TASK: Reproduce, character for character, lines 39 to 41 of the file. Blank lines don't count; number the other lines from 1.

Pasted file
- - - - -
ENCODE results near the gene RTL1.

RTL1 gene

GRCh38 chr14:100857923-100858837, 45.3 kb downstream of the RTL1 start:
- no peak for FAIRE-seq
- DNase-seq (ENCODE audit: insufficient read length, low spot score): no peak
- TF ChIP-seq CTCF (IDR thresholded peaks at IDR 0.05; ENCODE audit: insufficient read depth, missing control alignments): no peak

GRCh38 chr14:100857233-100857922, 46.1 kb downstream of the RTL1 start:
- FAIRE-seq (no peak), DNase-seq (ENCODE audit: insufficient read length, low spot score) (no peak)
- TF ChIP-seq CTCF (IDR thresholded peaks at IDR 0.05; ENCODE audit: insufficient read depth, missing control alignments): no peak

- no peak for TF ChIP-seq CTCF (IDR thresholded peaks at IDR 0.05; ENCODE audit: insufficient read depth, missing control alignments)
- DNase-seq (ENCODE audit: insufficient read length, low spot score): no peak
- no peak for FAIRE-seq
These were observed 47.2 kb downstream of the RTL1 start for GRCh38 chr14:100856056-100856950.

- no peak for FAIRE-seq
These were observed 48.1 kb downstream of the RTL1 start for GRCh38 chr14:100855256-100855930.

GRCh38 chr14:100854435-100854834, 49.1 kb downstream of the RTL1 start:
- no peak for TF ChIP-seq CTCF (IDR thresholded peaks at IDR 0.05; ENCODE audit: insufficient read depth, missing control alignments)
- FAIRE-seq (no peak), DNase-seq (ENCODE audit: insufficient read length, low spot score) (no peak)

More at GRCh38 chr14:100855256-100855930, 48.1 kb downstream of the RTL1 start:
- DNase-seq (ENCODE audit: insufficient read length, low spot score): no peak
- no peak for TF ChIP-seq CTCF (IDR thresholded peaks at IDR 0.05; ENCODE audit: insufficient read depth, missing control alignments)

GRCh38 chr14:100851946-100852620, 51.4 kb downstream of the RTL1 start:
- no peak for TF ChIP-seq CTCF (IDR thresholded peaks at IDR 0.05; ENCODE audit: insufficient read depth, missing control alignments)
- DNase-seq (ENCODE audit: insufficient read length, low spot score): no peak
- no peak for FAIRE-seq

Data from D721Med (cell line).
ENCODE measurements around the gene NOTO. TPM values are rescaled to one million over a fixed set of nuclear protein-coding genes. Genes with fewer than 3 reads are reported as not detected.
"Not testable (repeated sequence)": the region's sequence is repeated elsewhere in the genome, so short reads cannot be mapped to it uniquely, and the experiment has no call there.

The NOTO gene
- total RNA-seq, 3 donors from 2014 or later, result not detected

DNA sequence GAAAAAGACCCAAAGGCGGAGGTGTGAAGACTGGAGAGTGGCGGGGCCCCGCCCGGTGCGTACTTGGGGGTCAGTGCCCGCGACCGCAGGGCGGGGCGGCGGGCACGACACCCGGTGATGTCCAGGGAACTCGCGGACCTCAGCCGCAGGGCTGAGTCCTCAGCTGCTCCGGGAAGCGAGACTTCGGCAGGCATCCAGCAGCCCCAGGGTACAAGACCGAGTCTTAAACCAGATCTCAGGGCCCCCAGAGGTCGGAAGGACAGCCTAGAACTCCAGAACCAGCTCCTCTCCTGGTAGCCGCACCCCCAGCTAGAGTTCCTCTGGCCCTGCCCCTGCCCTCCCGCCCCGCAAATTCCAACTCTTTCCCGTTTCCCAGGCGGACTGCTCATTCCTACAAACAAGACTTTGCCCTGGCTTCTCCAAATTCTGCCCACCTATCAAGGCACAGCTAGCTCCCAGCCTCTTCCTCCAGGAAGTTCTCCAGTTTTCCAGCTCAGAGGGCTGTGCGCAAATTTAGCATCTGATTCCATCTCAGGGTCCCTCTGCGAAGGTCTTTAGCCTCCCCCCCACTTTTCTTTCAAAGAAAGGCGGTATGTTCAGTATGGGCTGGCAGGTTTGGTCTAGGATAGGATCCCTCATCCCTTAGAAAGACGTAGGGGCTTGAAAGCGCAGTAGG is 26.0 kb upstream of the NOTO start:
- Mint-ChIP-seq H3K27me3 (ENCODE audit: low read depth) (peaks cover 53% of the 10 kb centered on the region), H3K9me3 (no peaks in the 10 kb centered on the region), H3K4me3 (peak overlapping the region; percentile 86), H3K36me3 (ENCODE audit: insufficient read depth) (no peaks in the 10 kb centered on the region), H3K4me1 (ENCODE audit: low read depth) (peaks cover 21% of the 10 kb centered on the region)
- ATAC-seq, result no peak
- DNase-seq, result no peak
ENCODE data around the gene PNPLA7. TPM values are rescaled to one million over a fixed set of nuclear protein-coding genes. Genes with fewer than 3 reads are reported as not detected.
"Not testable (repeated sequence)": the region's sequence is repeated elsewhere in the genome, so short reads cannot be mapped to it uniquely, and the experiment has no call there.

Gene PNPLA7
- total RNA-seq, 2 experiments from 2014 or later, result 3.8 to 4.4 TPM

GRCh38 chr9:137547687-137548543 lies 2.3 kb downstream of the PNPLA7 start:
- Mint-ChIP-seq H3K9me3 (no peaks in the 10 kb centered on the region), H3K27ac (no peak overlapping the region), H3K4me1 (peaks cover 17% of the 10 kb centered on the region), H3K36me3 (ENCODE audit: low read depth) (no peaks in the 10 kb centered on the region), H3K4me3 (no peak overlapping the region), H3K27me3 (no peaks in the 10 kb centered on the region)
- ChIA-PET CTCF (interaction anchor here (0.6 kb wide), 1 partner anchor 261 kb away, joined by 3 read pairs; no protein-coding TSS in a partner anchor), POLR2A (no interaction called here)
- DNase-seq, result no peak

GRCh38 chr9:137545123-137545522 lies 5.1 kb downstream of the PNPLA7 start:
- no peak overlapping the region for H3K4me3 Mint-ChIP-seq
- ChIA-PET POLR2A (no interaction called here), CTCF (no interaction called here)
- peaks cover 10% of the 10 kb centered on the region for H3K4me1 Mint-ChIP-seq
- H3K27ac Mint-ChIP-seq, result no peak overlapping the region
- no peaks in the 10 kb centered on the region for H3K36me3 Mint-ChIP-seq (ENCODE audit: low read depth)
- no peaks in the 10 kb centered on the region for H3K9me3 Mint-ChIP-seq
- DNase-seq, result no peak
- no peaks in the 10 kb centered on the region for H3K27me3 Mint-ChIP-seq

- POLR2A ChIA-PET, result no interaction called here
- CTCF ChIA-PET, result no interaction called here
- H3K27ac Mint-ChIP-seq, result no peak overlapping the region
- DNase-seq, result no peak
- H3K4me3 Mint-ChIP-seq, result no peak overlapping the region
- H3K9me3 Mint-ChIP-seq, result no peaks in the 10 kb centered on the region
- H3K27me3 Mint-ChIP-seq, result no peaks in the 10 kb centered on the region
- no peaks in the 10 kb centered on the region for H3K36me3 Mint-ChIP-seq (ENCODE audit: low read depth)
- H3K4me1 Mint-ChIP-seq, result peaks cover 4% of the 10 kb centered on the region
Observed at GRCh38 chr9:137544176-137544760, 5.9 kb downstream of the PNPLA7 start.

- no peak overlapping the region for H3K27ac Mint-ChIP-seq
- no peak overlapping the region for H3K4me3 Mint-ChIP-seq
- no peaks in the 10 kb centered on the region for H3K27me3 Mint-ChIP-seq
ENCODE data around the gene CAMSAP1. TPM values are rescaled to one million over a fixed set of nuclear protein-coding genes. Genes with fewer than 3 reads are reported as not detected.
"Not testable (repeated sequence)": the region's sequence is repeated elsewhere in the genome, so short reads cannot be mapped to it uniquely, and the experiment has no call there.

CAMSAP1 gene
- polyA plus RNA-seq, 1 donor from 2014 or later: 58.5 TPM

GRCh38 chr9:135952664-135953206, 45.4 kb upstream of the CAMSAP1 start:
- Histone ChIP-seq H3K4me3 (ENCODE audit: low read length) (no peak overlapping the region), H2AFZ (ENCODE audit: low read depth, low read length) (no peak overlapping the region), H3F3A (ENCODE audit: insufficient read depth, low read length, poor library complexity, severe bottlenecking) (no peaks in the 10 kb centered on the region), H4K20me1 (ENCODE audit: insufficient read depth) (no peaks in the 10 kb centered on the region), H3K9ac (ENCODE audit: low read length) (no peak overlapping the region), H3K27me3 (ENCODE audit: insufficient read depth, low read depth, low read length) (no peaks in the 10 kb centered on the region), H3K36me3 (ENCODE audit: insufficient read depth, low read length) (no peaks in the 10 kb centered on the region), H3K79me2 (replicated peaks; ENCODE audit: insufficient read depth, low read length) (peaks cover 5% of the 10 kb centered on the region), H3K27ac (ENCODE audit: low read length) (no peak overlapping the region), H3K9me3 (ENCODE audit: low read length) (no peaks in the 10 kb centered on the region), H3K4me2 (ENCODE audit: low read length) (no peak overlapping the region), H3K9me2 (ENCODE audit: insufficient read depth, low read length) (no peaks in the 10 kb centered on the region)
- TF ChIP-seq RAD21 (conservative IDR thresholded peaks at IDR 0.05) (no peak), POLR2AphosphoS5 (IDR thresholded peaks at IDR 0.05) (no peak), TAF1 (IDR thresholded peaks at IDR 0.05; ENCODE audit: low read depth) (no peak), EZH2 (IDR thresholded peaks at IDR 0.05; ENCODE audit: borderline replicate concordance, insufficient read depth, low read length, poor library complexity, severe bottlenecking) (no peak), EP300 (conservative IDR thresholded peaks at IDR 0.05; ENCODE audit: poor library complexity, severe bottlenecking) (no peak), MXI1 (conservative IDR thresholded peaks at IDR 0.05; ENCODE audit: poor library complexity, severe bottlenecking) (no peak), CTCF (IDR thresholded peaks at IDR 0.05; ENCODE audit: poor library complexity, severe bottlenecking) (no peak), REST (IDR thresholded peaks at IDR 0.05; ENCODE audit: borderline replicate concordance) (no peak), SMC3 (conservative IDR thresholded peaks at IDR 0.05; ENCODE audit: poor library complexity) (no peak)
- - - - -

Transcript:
GRCh38 chr9:137547687-137548543 lies 2.3 kb downstream of the PNPLA7 start:
- Mint-ChIP-seq H3K9me3 (no peaks in the 10 kb centered on the region), H3K27ac (no peak overlapping the region), H3K4me1 (peaks cover 17% of the 10 kb centered on the region), H3K36me3 (ENCODE audit: low read depth) (no peaks in the 10 kb centered on the region), H3K4me3 (no peak overlapping the region), H3K27me3 (no peaks in the 10 kb centered on the region)
- ChIA-PET CTCF (interaction anchor here (0.6 kb wide), 1 partner anchor 261 kb away, joined by 3 read pairs; no protein-coding TSS in a partner anchor), POLR2A (no interaction called here)